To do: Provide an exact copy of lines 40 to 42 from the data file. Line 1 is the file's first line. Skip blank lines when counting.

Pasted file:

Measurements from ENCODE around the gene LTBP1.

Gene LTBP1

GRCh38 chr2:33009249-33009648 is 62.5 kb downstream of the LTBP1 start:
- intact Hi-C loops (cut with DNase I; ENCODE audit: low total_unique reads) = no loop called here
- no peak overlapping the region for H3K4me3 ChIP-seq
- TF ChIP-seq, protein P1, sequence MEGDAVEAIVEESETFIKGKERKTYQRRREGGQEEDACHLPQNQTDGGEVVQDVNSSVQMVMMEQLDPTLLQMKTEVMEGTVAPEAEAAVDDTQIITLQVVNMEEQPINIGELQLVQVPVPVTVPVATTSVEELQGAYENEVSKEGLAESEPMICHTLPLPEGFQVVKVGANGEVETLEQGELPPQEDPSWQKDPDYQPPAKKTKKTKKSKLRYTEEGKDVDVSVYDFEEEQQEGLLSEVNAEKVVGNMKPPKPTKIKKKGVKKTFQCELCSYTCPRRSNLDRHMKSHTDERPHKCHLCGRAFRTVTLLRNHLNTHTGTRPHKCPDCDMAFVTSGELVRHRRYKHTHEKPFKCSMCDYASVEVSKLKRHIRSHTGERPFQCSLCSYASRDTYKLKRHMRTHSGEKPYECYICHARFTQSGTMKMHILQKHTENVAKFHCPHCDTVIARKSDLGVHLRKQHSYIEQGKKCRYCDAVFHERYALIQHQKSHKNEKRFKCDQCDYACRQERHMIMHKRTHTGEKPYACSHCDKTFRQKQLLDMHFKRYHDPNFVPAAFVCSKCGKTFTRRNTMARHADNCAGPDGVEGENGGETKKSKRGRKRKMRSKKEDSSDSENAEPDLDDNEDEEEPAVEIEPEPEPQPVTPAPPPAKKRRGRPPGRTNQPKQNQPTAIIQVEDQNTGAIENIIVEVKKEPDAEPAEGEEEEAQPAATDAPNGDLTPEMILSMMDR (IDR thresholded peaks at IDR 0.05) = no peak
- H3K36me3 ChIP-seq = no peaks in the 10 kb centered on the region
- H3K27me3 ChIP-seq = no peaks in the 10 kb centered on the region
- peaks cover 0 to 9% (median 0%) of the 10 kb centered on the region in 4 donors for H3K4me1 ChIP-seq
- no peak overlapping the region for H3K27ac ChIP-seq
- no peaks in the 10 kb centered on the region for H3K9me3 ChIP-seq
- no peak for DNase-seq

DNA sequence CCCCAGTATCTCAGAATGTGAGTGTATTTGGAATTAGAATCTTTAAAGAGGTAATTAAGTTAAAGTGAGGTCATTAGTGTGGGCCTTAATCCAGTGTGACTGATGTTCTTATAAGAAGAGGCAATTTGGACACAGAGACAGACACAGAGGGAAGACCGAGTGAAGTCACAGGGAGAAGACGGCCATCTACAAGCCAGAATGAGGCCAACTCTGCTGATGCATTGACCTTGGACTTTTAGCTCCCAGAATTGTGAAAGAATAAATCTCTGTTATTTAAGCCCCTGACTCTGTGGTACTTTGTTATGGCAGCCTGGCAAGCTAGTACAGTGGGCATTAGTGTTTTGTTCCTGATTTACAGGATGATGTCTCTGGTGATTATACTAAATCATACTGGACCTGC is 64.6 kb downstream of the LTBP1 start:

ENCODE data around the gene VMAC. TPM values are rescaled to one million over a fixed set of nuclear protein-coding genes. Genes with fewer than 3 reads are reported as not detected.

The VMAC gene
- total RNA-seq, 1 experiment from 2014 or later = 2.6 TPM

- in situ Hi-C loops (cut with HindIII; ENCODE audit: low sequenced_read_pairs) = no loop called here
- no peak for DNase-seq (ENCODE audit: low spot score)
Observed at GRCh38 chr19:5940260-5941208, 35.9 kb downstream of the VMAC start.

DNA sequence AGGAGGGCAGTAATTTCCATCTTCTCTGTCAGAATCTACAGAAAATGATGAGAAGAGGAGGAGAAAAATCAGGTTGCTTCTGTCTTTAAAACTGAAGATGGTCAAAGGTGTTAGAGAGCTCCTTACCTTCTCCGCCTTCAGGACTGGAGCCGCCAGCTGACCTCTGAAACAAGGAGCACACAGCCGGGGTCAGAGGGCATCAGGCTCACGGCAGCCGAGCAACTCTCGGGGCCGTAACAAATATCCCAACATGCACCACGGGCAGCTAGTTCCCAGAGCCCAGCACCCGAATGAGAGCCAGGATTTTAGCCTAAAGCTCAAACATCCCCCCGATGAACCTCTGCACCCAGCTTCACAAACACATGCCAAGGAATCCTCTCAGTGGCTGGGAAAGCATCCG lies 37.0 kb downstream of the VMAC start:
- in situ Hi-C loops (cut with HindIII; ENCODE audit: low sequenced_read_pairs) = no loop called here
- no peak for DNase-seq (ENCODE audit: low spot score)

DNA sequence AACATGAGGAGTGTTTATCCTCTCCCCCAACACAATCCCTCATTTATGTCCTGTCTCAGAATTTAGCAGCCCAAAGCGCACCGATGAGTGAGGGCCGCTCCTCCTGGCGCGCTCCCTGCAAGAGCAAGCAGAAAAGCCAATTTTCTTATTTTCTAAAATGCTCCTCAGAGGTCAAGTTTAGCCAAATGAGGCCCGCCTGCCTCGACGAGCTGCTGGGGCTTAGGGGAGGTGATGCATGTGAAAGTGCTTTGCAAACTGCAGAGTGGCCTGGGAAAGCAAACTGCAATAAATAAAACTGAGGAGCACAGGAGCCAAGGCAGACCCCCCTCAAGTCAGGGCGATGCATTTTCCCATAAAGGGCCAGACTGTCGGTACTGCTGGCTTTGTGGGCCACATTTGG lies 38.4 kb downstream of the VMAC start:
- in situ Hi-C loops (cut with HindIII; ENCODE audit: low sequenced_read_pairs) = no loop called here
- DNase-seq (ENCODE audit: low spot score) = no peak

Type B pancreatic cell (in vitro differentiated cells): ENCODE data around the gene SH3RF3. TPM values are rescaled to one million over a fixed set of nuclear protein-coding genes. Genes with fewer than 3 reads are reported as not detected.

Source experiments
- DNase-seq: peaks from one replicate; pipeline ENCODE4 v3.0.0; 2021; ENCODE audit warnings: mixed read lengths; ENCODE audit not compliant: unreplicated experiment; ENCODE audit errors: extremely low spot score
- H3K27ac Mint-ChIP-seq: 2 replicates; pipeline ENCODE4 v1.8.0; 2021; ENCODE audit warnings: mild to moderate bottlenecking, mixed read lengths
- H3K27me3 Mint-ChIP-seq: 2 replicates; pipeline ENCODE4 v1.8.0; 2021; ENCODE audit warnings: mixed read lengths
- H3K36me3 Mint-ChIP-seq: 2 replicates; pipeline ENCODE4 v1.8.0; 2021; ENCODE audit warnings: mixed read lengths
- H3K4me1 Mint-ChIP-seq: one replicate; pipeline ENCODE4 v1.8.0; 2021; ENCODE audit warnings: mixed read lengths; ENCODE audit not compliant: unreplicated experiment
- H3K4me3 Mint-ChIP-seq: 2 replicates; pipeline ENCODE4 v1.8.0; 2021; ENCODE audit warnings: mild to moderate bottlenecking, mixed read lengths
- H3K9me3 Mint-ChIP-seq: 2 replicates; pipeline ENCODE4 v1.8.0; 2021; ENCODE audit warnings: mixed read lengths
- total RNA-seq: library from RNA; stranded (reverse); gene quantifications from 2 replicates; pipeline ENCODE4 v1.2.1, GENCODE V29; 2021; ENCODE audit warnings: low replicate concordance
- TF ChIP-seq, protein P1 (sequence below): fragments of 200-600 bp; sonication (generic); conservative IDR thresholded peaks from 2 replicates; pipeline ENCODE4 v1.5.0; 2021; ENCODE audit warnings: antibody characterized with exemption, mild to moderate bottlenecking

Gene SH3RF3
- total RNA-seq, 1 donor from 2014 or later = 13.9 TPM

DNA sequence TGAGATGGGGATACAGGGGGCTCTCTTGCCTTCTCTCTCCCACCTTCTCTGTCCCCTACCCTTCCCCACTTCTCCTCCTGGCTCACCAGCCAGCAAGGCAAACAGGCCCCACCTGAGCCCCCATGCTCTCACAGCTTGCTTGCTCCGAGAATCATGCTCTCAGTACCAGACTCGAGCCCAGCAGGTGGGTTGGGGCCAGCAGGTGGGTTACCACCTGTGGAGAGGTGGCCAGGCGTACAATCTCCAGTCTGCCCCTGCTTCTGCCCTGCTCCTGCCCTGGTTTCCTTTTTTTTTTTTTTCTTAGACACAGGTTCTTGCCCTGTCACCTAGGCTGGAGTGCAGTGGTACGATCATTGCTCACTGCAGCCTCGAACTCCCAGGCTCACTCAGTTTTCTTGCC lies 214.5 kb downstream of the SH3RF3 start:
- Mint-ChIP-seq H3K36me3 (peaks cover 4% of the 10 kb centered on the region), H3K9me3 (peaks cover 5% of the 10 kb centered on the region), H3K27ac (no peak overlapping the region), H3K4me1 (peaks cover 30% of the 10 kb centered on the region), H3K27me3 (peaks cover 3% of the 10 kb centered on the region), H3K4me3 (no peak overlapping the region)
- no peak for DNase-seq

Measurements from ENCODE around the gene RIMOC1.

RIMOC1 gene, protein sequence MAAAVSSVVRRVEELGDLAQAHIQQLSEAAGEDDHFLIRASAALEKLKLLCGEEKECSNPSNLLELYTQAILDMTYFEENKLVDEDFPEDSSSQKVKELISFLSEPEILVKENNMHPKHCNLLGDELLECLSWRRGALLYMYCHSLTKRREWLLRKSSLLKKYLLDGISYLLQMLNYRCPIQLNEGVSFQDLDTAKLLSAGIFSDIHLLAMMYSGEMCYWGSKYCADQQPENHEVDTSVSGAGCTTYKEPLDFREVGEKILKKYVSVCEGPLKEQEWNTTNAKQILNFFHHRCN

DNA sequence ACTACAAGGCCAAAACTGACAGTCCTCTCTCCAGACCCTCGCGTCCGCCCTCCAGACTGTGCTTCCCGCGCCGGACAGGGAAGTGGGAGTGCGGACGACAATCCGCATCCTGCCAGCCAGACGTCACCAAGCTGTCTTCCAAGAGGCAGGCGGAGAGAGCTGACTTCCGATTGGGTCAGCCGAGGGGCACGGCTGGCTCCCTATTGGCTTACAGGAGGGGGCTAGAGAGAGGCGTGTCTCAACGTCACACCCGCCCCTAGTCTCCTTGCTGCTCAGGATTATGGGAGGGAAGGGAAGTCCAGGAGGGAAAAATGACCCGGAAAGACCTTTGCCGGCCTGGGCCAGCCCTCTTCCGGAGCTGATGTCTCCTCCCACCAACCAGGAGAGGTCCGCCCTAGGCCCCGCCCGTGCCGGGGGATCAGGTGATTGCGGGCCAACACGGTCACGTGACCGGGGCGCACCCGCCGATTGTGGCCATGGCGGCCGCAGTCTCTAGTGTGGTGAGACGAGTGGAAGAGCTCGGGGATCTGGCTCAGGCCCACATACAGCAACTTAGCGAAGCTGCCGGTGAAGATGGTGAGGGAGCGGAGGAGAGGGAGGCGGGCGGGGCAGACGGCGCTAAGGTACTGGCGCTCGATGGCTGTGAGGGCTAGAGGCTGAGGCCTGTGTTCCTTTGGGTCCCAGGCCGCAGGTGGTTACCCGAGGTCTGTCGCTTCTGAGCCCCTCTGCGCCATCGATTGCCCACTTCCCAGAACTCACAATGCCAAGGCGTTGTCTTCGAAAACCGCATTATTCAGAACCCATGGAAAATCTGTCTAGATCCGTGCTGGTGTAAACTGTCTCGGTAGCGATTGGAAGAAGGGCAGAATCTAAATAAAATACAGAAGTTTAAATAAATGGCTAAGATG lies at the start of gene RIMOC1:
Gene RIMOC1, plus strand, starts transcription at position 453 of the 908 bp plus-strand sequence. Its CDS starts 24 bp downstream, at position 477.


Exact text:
- Mint-ChIP-seq H3K36me3 (peaks cover 4% of the 10 kb centered on the region), H3K9me3 (peaks cover 5% of the 10 kb centered on the region), H3K27ac (no peak overlapping the region), H3K4me1 (peaks cover 30% of the 10 kb centered on the region), H3K27me3 (peaks cover 3% of the 10 kb centered on the region), H3K4me3 (no peak overlapping the region)
- no peak for DNase-seq

Measurements from ENCODE around the gene RIMOC1.